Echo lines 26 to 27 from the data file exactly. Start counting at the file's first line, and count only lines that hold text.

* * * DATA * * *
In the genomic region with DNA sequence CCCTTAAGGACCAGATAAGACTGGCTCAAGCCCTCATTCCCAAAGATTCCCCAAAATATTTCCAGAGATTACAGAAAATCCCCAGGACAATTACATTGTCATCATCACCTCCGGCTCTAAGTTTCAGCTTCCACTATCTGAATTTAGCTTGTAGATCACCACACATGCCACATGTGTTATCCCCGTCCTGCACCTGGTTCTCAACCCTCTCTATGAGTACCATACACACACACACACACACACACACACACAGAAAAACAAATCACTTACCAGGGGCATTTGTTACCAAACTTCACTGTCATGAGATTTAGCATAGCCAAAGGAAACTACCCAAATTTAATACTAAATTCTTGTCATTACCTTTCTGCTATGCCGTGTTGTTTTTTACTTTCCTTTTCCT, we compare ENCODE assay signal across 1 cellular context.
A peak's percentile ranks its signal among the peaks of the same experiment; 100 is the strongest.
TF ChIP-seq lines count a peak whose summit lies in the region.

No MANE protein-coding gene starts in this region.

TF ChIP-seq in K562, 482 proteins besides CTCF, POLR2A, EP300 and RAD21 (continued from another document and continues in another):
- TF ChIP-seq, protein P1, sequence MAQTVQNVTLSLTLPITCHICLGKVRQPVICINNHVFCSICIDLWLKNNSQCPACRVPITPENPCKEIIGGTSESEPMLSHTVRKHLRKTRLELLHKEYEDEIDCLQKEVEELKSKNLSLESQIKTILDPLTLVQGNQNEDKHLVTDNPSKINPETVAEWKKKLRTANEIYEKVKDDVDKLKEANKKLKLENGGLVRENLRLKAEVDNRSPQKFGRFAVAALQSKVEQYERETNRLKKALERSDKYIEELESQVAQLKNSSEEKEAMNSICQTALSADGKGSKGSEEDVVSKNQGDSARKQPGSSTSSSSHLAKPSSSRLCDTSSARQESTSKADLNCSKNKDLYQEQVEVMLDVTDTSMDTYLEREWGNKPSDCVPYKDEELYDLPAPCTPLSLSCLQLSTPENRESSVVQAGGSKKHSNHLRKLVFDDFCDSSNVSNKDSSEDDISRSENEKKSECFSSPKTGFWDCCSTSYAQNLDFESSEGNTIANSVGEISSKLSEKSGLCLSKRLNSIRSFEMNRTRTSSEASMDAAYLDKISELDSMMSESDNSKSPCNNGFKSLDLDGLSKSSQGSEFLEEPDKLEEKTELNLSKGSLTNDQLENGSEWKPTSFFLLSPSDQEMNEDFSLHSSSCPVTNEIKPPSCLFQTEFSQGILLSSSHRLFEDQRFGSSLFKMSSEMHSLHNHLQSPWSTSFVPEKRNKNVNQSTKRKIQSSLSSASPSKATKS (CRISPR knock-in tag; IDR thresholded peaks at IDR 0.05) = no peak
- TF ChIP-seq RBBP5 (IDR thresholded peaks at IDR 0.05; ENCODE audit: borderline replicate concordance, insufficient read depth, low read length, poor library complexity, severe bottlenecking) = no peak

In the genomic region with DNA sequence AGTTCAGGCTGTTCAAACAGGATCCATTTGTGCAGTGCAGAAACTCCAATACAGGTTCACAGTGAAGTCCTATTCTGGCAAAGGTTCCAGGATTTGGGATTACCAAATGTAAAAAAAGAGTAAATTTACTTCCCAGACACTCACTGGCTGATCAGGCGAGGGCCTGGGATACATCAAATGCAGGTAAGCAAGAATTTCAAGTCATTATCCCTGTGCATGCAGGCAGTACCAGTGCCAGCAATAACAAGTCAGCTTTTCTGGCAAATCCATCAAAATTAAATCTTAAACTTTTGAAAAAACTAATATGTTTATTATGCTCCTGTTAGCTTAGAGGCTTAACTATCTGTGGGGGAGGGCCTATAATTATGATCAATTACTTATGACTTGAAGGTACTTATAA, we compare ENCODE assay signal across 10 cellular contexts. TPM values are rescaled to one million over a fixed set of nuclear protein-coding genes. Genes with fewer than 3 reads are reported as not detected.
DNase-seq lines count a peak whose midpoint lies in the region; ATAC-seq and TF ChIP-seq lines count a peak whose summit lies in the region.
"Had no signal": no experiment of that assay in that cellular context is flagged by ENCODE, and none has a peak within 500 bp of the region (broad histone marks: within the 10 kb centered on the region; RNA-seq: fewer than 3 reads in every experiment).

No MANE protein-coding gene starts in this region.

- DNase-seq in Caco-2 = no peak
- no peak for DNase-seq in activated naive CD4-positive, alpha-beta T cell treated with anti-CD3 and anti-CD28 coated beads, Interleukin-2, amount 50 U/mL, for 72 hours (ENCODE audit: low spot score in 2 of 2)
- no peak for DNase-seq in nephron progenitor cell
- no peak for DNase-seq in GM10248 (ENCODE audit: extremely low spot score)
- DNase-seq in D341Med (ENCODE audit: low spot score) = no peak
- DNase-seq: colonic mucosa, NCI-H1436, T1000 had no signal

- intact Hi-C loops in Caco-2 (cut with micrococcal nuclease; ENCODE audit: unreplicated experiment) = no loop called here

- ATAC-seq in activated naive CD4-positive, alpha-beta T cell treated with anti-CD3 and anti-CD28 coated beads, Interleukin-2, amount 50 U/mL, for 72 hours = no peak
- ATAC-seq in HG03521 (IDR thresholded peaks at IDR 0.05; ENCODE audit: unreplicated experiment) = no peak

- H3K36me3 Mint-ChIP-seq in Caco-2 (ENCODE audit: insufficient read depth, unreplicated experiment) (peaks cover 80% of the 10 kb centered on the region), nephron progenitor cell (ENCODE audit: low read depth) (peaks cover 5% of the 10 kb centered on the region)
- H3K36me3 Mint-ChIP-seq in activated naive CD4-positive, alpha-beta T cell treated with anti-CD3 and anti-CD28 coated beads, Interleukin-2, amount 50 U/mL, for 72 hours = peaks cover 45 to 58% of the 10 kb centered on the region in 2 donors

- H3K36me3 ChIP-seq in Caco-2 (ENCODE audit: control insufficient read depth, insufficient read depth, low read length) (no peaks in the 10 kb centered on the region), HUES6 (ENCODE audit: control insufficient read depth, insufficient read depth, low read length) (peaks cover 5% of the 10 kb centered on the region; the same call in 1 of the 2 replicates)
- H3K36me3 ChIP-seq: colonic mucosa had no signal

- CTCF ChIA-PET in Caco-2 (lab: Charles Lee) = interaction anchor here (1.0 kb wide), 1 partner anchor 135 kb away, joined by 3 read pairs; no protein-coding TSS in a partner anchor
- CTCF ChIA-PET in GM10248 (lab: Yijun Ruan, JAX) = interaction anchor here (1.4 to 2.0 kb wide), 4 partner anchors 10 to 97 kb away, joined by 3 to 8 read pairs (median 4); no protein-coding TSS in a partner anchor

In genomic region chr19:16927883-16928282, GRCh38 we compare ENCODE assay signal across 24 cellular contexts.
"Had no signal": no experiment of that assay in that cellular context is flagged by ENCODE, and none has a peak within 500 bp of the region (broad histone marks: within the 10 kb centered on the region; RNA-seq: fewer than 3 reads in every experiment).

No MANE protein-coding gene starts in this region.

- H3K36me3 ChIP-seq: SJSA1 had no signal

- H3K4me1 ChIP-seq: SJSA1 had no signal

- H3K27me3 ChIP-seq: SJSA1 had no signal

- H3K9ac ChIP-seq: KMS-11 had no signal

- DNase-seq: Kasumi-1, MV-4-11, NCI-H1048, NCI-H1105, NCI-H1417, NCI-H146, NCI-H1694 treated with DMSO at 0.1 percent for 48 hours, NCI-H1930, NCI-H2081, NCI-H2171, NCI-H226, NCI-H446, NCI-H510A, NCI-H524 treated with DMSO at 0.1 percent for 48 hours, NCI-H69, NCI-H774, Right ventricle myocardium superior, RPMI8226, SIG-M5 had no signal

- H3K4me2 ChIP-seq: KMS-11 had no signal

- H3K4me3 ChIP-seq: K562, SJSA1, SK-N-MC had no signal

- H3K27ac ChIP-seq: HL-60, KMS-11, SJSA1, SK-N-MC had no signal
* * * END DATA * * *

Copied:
- CTCF ChIA-PET in GM10248 (lab: Yijun Ruan, JAX) = interaction anchor here (1.4 to 2.0 kb wide), 4 partner anchors 10 to 97 kb away, joined by 3 to 8 read pairs (median 4); no protein-coding TSS in a partner anchor

In genomic region chr19:16927883-16928282, GRCh38 we compare ENCODE assay signal across 24 cellular contexts.